Economy, Jobs and Business

Beyond lockdown: rebuilding the social contract

4 min


Eva-Maria Egger, Sam Jones, Patricia Justino and Ricardo Santos

Continued lockdown measures are straining the social contract between citizens and governments. As this column explains, in contexts where there are low levels of trust in the state as well as high economic inequality – including some countries in sub-Saharan Africa – this could lead to growing unrest and escalating protests. If policies to manage Covid-19 unravel into increased violence between citizens and authorities, the social and economic damage could long outlive the pandemic.

In early 2020, as Covid-19 morphed into a global pandemic, economists and public health officials often found themselves in agreement. If the virus could be crushed, then the short-term economic costs of a strict lockdown would be a small price to pay – not just to save countless lives, but also to enable the economy to return to full steam sooner rather than later.

From today’s perspective, this strategy seems to have been sensible in a number of countries. But the economic and social difficulties imposed by lockdowns, especially for the world’s poorest, have also become clear. With increases in domestic violence and police brutality, as well as lost access to education and other public services, we have seen unease spilling over into civil protests.

Even in exemplary cases such as South Korea and New Zealand, it is evident that the virus cannot be crushed easily or any time soon. While early lockdown restrictions slowed the pace of the spread of the virus, it seems that the reproductive ratio (the R number) cannot easily be squeezed below one.

So as the pandemic continues, the dilemma facing many countries is how to sustain measures that slow the virus and shield the most vulnerable, without imposing excessive long-run social and economic costs.

But as different policies are taken up to get us through until a vaccine is available, it is important to take stock of the damaging effects of lockdowns, and to acknowledge that no matter how well intentioned, ‘one-size-fits-all’ approaches are not particularly helpful.

While strict lockdowns have worked in some countries, they have been most effective in higher-income contexts where both state capacity and levels of trust are high. Even in these places, tensions are rising, either through direct protests against health measures or the heightening of other ingrained social grievances. We certainly should not expect the same policy to work in all contexts.

Lockdowns in Africa

Our research shows that the challenges of imposing lockdowns are particularly acute in sub-Saharan Africa. Based on a simple index of lockdown readiness, which includes access to clean water, sanitation, electricity, and a regular income, we find that just 7% of all households could be classified as ‘fully ready’ and under one in three are ‘partially ready’.

Moreover, we find that countries with low lockdown readiness also have lower levels of trust, particularly in political institutions. And, as we show, since lower trust also tends to go hand-in-hand with civil unrest, this raises the risk that poorly designed restrictions (of any sort) could quickly descend into protest, weakening the already fragile social contract between the state and its citizens.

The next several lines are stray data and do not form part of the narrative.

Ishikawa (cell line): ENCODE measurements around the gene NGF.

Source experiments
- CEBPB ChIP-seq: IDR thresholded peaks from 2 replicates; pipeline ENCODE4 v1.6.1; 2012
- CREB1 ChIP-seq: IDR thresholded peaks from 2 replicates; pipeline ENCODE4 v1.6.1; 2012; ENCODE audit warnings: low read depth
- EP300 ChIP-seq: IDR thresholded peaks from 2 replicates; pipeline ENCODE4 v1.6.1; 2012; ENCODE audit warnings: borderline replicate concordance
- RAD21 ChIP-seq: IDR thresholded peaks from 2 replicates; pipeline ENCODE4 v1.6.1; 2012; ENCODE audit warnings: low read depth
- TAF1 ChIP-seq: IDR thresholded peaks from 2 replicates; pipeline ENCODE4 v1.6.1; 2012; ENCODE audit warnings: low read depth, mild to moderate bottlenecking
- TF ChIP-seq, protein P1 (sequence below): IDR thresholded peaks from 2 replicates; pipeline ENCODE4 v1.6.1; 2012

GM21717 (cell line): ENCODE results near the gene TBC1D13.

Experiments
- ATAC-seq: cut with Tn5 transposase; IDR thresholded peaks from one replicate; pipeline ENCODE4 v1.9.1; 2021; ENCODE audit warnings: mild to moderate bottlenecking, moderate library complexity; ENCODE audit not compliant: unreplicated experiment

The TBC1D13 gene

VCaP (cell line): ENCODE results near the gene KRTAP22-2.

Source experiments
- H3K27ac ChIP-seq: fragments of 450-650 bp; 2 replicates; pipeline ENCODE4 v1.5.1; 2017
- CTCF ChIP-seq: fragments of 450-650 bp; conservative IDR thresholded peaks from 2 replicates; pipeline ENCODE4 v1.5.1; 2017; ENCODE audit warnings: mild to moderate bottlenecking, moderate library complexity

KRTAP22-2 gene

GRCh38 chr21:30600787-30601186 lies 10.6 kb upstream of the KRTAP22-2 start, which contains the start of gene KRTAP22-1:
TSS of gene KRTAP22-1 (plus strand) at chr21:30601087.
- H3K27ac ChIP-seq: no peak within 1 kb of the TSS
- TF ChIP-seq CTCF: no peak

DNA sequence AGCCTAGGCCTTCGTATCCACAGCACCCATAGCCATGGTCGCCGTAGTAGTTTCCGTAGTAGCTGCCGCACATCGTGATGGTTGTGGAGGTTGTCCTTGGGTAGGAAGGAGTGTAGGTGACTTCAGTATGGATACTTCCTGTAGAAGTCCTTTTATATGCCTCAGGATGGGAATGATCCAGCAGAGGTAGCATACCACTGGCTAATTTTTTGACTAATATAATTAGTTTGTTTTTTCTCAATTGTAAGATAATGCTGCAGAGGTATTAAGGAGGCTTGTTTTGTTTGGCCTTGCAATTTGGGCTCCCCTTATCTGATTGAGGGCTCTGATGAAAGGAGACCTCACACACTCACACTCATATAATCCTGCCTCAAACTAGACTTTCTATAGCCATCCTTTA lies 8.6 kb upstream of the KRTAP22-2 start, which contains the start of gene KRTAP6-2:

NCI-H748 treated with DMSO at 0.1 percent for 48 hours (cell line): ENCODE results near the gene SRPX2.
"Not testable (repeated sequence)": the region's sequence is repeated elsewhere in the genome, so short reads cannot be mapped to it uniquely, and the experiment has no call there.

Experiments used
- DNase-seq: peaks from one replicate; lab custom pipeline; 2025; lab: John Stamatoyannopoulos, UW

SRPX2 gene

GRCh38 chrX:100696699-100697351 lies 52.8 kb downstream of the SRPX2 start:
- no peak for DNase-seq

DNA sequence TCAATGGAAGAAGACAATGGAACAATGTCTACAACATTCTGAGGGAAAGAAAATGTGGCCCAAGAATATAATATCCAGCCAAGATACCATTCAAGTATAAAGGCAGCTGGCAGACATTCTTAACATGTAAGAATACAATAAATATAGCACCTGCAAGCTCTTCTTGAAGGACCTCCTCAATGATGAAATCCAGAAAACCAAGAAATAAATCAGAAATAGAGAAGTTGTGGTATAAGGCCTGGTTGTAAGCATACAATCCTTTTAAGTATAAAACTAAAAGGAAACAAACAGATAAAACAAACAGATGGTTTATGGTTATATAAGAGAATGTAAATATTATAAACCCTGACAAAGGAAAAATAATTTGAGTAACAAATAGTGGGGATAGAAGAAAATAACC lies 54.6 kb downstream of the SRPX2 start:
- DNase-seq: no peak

Building the social contract

But there is another way. Instead of a vicious cycle of legal restrictions on movement, followed by police brutality that begets more resistance, the need to strengthen trust between state and its citizens must be recognized. Indeed, not only is trust an essential ingredient of effective public health interventions – as the experience of Ebola has demonstrated – but it could also provide a foundation to enact more localized or targeted lockdowns, to the extent that these may become unavoidable.

So how can trust be built in these difficult times? Two general policy measures merit attention. The first is to engage with community leaders and organizations as integral parts of the solution, working with them to find out how the objectives of social distancing and other preventive measures (such as reduced mass gatherings, hand hygiene, and mask usage) can be achieved, as well as how communication with local communities can be effective. This means creating space for local solutions to common challenges.

The second measure is to initiate a massive scaling-up of social protection, ideally towards some form of near universal coverage of families working in the informal sector, who are the hardest hit. There is ample evidence that even small unconditional cash payments can make a vital difference. And with widespread use of mobile phones, even in the poorest communities, low-cost technological solutions to delivering these payments are within reach.

Without action to avoid a cycle of violence and unrest, we could see outbreaks, not just of the virus but also of social conflict, that could persist well beyond the time span of this pandemic. Our best chance to avoid this is to support those most affected by the pandemic – not through heavy-handed police repression and curfew enforcement, but through concerted efforts to rebuild the social contract. Governments need to make a priority of policies that protect the most vulnerable, build trust and soothe tensions, not exacerbate them.


Eva-Maria Egger
Research Fellow, UNU-WIDER
Sam Jones
Research Fellow, UNU-WIDER
Patricia Justino
Senior Research Fellow, UNU-WIDER
Ricardo Santos
Research Fellow, UNU-WIDER